Wednesday, March 24, 2010

Ada Lovelace Day: Barbara Liskov and Data Abstraction

Today is Ada Lovelace Day, a day to blog about female computer scientists we admire. Augusta Ada Byron, Countess of Lovelace (10 December 1815 – 27 November 1852) is credited with authoring the first computer algorithm (which concerned a method for calculating a sequence of Bernoulli numbers) in 1843 for use on Charles Babbage's early mechanical general-purpose computer, the analytical engine.

This year I'm going to write a posting on MIT professor Barbara Liskov who won the 2008 ACM Turning Award for 'foundational innovations' in programming language design. Barbara Liskov has worked at MIT AI lab since 1972, and one of her most significant contributions to the field of computer science is her work on championing the idea of Data Abstraction (which seperates the implementation from the use of complex data types). She also designed CLU, an object-oriented programming language incorporating clusters to provide coherent, systematic handling of abstract data types. Following this she developed Argus, a distributed programming language whose novel features led to further developments in distributed system design that could scale to systems connected by a network.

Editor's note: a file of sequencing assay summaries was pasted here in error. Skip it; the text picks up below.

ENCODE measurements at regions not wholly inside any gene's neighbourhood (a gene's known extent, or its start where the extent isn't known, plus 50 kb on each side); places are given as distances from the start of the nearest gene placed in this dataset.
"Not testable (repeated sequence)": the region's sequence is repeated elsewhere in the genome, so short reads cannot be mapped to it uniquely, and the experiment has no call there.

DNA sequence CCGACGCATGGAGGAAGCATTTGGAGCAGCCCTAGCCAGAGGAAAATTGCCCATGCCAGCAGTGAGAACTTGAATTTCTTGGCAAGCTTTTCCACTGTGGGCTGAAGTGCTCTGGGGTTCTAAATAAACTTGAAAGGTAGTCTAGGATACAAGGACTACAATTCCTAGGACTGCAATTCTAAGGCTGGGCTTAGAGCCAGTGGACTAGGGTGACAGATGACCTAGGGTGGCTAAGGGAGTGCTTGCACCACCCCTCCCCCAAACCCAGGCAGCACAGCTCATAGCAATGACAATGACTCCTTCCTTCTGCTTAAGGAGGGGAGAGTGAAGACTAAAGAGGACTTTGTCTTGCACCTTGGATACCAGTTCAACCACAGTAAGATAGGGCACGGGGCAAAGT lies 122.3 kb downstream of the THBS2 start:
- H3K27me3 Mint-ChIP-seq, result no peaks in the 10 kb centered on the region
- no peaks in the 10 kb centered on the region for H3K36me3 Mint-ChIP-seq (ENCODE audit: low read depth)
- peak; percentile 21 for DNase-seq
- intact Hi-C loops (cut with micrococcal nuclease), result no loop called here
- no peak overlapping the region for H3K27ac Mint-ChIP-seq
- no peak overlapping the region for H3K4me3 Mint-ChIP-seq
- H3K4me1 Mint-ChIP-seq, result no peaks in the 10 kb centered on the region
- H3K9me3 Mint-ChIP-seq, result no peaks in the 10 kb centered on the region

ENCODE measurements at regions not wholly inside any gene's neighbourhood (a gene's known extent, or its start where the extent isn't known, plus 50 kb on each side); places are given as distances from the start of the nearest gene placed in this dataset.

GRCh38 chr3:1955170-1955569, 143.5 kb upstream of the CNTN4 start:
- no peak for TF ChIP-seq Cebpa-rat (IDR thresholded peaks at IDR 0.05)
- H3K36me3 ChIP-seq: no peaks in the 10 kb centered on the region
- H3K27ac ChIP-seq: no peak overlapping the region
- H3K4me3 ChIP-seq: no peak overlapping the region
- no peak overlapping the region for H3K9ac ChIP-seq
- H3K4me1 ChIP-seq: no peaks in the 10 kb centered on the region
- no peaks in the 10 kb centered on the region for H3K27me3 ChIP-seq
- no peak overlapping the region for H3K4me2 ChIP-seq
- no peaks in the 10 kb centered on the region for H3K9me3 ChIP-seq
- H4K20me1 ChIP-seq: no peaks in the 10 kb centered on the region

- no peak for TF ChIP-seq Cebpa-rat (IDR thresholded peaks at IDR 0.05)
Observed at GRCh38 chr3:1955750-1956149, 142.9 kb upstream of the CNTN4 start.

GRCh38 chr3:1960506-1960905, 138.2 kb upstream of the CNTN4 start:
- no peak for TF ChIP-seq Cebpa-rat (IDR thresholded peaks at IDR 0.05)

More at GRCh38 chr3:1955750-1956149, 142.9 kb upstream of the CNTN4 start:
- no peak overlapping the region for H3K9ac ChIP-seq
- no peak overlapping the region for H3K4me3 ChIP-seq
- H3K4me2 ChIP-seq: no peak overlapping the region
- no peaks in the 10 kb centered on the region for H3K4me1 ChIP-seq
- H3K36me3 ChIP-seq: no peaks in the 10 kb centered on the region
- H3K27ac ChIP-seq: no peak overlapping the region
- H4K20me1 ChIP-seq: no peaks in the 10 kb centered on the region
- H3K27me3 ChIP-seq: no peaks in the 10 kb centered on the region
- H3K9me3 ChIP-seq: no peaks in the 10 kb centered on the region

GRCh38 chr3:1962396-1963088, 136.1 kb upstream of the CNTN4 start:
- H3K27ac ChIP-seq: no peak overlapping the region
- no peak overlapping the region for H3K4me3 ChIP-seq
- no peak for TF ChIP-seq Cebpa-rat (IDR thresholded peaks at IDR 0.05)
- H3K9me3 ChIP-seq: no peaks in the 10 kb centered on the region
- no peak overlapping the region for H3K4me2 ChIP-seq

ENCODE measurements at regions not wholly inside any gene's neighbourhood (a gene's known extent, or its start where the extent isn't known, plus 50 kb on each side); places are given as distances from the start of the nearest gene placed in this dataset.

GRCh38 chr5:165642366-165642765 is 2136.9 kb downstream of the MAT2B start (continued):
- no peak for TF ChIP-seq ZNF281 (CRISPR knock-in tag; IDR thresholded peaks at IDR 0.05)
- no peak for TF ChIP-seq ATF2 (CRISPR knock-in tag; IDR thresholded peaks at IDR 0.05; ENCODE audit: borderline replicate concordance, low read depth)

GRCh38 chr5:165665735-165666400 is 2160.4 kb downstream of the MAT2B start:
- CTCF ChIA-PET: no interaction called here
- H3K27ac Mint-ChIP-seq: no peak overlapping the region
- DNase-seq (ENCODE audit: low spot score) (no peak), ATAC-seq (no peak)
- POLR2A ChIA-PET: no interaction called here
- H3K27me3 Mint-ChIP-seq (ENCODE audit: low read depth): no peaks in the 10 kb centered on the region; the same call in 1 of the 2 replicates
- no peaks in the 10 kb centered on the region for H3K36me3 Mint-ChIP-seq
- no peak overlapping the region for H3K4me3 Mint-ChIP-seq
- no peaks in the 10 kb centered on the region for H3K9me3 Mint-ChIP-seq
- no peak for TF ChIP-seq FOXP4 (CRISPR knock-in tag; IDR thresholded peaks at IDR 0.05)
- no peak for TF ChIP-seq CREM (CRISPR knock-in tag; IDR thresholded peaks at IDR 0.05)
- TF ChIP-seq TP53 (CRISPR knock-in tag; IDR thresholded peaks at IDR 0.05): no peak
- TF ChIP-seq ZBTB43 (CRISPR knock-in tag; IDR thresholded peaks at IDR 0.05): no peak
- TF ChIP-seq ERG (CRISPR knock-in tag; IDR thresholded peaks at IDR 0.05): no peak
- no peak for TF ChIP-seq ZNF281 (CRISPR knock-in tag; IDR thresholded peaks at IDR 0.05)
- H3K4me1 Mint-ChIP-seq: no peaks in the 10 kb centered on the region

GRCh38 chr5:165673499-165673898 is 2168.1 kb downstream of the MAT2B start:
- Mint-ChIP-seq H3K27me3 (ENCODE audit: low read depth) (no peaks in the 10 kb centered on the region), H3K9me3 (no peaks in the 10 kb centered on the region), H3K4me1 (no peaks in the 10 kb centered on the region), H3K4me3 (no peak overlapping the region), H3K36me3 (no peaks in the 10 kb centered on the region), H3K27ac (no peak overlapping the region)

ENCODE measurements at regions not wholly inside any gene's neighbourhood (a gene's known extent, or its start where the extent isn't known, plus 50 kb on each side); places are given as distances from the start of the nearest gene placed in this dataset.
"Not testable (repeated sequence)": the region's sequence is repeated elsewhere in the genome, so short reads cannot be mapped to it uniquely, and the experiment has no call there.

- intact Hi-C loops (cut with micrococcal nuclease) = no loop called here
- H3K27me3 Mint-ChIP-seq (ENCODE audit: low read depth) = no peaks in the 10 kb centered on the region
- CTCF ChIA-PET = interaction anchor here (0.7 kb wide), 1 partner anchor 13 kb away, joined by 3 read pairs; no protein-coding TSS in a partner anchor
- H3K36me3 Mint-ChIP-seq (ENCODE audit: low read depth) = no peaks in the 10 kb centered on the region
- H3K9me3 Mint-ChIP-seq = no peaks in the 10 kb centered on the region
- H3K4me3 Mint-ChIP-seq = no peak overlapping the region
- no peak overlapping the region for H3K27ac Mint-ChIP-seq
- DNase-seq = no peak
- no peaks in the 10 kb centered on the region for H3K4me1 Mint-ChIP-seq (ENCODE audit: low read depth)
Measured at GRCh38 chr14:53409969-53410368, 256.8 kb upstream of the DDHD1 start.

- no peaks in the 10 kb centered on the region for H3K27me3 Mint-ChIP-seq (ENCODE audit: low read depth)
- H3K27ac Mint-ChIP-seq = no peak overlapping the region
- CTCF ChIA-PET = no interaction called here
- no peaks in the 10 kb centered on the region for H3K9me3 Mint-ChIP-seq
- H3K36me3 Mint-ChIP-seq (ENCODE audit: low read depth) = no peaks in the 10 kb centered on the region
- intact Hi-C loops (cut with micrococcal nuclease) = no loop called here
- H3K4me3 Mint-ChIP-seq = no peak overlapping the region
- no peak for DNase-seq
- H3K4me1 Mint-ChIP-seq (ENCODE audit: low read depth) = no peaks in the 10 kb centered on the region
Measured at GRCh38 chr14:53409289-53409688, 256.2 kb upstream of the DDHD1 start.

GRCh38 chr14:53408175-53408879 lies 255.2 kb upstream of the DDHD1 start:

Without her work we would not have programming languages like C++ and Java, without her work we wouldn't have distribtued databases and innovations in real-time systems, without her work we wouldn't have Cloud Computing, thank you Barbara Liskov.

This is a video of Barbara Liskov discussing Practical Byzantine Fault Tolerance from December 3, 2001, Running Time: 00:55:32

1 comment:

Damian Gordon said...

UPDATE: Great, my college databases lecturer, Professor Jane Grimson, got celebrated, wonderful, she is an outstanding computer scientist (and a really great databases lecturer):